5 Great Horror Movies Based On Books That Aren’t Written By Stephen King

Stephen King has written 64 books and many novellas and short stories, and while many of them have been adapted for film and TV, fans of his work know that only some adaptations are worth it. While King’s characters, storylines and horror/science-fiction elements are brilliantly plotted, fans are often disappointed in the movies and TV shows that result.

When thinking about well-crafted horror movies based on books, fans immediately think of King since he is so profile. But there are some films worth checking out that did a great job with their scary source material.


RELATED: The Shining May Be A Great Movie, But It’s A Terrible Adaptation

The 1975 film The Stepford Wives was based on the book by Ira Levin, which was published in 1972. When Joanna Eberhart (Katharine Ross) moves to Connecticut with her family, she realizes that the housewives seem like clones and then learns that there is a science-fiction element to life here. While the 2004 remake starring Nicole Kidman is one of the worst horror movie remakesthe original is a fascinating look at being a wife and mother and the pressure that society puts on women.

The Stepword Wives is a great example of sci-fi done right and also has a smart political and social message.

Paula Prentiss, who played Joanna’s good friend Bobbie Markowe, told Entertainment Weekly“It’s the first of the women’s-lib kind of movies. It isn’t pounding you on the head. It’s doing it through horror and comedy, and that’s a good genre.”

The Japanese film Ringu, which was released in 1998, is adapted from Koji Suzuki’s book, which was published in 1991. The American version, The Ringwhich was released in 2002, follows the same story, one that horror fans know and love.

In Ringu, Masami Kurahashi (Hitomi Sato) and Tomoko Ōishi (Yuko Takeuchi) are best friends who talk about the videotape that is cursed. Tomoko is the first to die, much like Amber Tamblyn’s character Katie in the US adaptation. Reiko Asakawa (Nanako Matsushima), Tomoko’s aunt, is a reporter who begins looking into the tape. The Ring is a timeless 2000s horror movie And the original version is incredibly well-done. Both films have a terrifying figure who comes out of the TV and kills people. While she is called Samara in the US version, she is called Sadako Yamamura in Ringu.

Stir Of Echoes suffered from bad timing as it was released soon after The Sixth Sense and the movies have similar ghost stories. The film was based on the book A Stir of Echoes by Richard Matheson, which was published several years before in 1958.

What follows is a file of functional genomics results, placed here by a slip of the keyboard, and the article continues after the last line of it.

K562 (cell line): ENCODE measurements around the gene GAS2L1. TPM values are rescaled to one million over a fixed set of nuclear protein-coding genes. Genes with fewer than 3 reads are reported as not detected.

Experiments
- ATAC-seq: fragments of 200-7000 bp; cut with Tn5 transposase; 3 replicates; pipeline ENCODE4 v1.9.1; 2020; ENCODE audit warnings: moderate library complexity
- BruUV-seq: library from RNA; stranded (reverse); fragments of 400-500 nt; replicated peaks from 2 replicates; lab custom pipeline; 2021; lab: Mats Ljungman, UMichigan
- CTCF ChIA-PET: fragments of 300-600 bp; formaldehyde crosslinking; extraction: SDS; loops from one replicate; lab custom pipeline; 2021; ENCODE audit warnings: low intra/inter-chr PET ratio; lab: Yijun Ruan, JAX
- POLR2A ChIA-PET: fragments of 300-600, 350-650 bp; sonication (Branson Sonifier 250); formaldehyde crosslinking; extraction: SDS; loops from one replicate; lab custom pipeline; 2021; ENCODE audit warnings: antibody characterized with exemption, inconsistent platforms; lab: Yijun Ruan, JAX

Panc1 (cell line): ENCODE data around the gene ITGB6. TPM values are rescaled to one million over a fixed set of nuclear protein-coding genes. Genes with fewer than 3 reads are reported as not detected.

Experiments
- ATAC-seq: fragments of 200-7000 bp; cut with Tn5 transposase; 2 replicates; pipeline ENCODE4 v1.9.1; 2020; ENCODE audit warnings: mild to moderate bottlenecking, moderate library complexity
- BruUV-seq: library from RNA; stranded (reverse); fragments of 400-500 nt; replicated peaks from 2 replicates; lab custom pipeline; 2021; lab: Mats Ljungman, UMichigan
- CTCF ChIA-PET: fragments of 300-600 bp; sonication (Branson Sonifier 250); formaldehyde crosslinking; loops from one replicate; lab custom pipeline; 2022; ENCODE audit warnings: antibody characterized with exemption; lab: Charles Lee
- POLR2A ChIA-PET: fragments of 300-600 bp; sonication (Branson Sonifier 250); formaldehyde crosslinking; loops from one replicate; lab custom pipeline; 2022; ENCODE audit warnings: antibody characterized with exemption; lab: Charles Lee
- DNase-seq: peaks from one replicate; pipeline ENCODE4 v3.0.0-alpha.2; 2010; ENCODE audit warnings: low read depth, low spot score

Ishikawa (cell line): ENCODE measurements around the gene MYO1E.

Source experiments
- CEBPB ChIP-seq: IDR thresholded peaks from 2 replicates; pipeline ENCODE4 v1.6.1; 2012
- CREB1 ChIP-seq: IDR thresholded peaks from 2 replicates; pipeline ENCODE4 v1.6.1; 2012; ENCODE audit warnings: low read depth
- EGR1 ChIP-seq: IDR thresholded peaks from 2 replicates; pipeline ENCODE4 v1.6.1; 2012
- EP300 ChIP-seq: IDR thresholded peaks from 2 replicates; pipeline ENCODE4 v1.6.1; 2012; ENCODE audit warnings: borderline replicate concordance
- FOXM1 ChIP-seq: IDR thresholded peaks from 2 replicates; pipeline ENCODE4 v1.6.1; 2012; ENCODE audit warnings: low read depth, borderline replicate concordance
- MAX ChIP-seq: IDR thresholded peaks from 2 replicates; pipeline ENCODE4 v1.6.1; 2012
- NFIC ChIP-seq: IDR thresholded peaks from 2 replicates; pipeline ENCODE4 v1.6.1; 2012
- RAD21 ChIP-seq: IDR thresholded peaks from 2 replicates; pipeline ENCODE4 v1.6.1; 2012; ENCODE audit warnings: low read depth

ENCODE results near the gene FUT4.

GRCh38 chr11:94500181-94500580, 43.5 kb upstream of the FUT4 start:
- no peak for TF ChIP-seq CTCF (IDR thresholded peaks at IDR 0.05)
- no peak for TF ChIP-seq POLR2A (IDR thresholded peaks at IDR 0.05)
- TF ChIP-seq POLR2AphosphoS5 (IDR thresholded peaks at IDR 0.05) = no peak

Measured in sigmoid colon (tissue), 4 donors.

Kevin Bacon’s main character, Tom Witzky, is a relatable protagonist, just trying to live his life to the best of his ability, working hard and taking care of his wife and son. But when he begins having visions, he starts looking into the disappearance of a girl from his neighborhood, and he starts thinking that he has psychic powers. The movie feels literary as it is powerful, meaningful, and full of well-drawn characters who feel real.

Candyman is based on the short story “The Forbidden” by Clive Barker and according to Bloody Disgusting, the movie kept its story and characters. The publication notes that the Candyman makes their appearance on page 31 and since the whole story is 37 pages, the focus is on Helen, a student who learns about the Candyman myth and legend.

Candyman is a “woke horror” movie that treats the man at the center of the legend in a respectful and sympathetic manner. Daniel Robitaille was a slave who was killed for falling in love with a white woman. It is a horrifying story and as Virginia Madsen’s character Helen Lyle learns more, she becomes part of something she never expected to. Candyman has a sequel which was released in 2021, starring Yahya Abdul-Mateen II as Anthony McCoy.

The 2010 horror movie Let Me In is based on the 2008 Swedish movie Let The Right One Inwhich is adapted from John Ajvide Lindqvist’s book. Let Me In is a great remake and vampire movie, following Owen (Kodi Smit-McPhee), who becomes friends with Abby (Chloë Grace Moretz), soon learning that she’s actually a vampire. The book was published in 2004, a few years before each film adaptation.

Both movies do an incredible job with the source material, telling the story of a young child who is struggling with feelings of pain and loneliness and wondering if they will ever fit in. Both films are dark and bleak, but there is some hope, as Owen feels glad that he has connected with someone, even if they are undead.

NEXT: 5 Best Horror Movie Remakes

Leave a Reply

Your email address will not be published.